The battle for water in the West wages on. The Bureau of Reclamation announced that the country’s largest and second-largest reservoirs, Lake Powell and Lake Mead, saw improved water levels but recovery back to a full pool is a long way away, if ever.
"The above-average precipitation this year was a welcome relief, and coupled with our hard work for system conservation, we have the time to focus on the long-term sustainability solutions needed in the Colorado River Basin," said Reclamation Commissioner Camille Calimlim Touton in a statement. "However, Lake Powell and Lake Mead – the two largest reservoirs in the United States and the two largest storage units in the Colorado River system – remain at historically low levels."
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The biggest improvement is that Lake Mead will operate in Level 1 Shortage Condition, which was downgraded from the Level 2 set last year. That will not mean much more water for states and Mexico downstream, though.
"Lake Mead’s release in 2023 is projected to be the lowest in 30 years, approximately one and half million acre-feet lower than an average normal year, reflecting extensive, ongoing conservation efforts in the Lower Basin states funded in part by President Biden’s historic Investing in America agenda, above-normal inflows in the lower basin below Hoover Dam and conservation in Mexico," stated the BOR.
Lake Powell, which feeds Lake Mead with its outflow, will continue to operate in a Mid-Elevation Release Tier through 2024, according to the BOR.
Together Lake Powell and Lake Mead are only 35% full in terms of water storage. Compared to full pool, last seen around 2000 at an elevation of 1,219 feet, Mead is now at 1,061 feet, up from the record low seen last July at 1,040. Currently, the water level is 110 feet above the minimum elevation required to generate power with the Hoover Dam. At 849 feet, no water would flow downstream.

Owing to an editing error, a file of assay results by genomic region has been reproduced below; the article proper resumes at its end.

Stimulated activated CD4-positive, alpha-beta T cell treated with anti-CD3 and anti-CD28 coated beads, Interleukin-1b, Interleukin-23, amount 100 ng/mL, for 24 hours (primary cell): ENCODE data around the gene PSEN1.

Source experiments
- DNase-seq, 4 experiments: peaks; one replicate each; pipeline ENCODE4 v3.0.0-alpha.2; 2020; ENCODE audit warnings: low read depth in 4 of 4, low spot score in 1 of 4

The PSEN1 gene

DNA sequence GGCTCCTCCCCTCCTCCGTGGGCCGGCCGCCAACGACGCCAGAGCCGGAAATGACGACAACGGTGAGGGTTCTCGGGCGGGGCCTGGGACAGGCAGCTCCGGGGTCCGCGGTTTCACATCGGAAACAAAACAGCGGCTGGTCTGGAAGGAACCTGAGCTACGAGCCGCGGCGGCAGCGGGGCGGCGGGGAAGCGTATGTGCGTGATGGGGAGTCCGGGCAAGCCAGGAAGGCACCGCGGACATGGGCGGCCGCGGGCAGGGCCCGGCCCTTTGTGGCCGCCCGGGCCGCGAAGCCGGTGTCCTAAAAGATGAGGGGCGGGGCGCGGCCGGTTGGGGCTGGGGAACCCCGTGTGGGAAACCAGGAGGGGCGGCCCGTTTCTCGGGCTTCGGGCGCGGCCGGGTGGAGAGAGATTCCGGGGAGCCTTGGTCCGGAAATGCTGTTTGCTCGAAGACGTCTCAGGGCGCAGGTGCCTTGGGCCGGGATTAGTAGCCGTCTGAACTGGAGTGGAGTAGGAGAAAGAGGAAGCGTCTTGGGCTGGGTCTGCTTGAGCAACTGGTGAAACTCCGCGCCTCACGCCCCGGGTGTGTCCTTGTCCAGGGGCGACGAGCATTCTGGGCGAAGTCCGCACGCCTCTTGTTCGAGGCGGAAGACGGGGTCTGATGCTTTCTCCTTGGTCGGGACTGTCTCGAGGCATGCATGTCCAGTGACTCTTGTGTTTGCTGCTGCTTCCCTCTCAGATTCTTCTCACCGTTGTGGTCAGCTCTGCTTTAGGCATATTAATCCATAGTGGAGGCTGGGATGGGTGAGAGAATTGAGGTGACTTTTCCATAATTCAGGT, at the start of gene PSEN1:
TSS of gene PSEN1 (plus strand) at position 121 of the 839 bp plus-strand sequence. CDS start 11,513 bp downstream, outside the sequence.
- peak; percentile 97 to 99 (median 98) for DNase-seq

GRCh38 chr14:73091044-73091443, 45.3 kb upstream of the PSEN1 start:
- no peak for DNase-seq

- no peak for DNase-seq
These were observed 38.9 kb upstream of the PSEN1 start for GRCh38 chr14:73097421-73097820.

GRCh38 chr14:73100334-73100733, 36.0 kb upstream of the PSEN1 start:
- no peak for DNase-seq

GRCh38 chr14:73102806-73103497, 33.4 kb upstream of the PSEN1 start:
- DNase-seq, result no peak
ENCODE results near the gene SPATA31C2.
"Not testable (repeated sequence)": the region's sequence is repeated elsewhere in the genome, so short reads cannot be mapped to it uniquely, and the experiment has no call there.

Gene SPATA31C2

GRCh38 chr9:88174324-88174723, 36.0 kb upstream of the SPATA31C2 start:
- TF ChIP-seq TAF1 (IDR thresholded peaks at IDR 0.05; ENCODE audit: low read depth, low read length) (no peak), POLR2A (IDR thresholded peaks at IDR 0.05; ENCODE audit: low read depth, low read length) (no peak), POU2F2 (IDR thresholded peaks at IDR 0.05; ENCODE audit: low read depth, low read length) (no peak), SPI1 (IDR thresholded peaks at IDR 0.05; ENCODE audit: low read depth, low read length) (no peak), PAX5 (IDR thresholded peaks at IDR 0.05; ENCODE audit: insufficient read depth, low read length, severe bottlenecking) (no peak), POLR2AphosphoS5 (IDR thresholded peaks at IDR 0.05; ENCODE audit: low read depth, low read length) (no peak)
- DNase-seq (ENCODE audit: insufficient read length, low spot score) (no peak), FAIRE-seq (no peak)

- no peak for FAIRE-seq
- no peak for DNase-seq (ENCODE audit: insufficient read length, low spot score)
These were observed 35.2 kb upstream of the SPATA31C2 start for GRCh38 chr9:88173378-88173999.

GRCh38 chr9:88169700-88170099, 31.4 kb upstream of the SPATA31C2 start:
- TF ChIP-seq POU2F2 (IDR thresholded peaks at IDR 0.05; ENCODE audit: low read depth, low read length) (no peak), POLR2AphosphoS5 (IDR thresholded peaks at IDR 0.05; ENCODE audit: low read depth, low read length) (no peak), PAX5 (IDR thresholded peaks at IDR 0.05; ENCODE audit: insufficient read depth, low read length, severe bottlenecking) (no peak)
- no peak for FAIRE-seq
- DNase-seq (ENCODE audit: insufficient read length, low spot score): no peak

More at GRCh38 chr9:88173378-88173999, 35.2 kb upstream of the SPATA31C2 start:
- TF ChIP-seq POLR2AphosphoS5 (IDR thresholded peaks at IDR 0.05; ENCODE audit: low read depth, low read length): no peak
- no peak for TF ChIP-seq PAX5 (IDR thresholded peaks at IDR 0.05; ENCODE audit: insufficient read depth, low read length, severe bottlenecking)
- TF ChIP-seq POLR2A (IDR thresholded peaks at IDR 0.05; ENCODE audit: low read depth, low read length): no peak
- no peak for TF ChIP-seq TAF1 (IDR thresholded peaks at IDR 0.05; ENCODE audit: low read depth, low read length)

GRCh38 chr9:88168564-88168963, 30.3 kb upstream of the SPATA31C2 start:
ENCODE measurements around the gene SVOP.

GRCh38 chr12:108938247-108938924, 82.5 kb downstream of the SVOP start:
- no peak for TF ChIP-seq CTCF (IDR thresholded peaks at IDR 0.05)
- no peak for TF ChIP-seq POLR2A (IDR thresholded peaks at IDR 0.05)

The new norm
Current policy means that Arizona will only receive 18% of the state’s annual allotment of Colorado River water. Nevada will receive 7% of the annual allotment. Mexico will only get 5% of the annual allotment.
Lake Powell’s current water elevation is 3,576 feet. The BOR’s goal in moderating outflow is to keep the elevation at or above 3,525 at the end of December 2023 for the Glen Canyon Dam. The goal is 175 feet below full pool. Dead pool, when water no longer flows out of Powell, occurs at 3,374 feet, according to the Sierra Club.
Water officials warn that reduced allotments could become the new norm.
"As we experience a warmer, drier west due to a prolonged drought, accelerated by climate change, Reclamation is committed to leading inclusive and transparent efforts to develop the next-generation framework for managing the river system," said Calimlim Touton.
Water managers agree that the future looks grim for these lakes.
"So the prognosis is this is a good year we're having so far. But it's just a small bump, small increase," Bill Hasencamp, Manager of Colorado River Resources for the Metropolitan Water District of Southern California, told FOX Weather. "But overall, the long-term trend isn’t looking good for these two big reservoirs."
Over 40 million people depend on the Colorado River Basin for drinking water across seven states, tribal lands and parts of Mexico. The Colorado River irrigates 25% of the nation’s food, according to the U.S. Bureau of Reclamation (BOR). Hydroelectric power plants deliver electricity to 5.8 million customers. And Lake Powell, the BOR says, is the West’s safety net during drought.
"[Lake Powell] serves as a ‘bank account’ of water that is drawn on in times of drought," states the BOR website. "This stored water has made it possible to successfully weather extended dry periods by sustaining the needs of cities, industries, and agriculture throughout the West."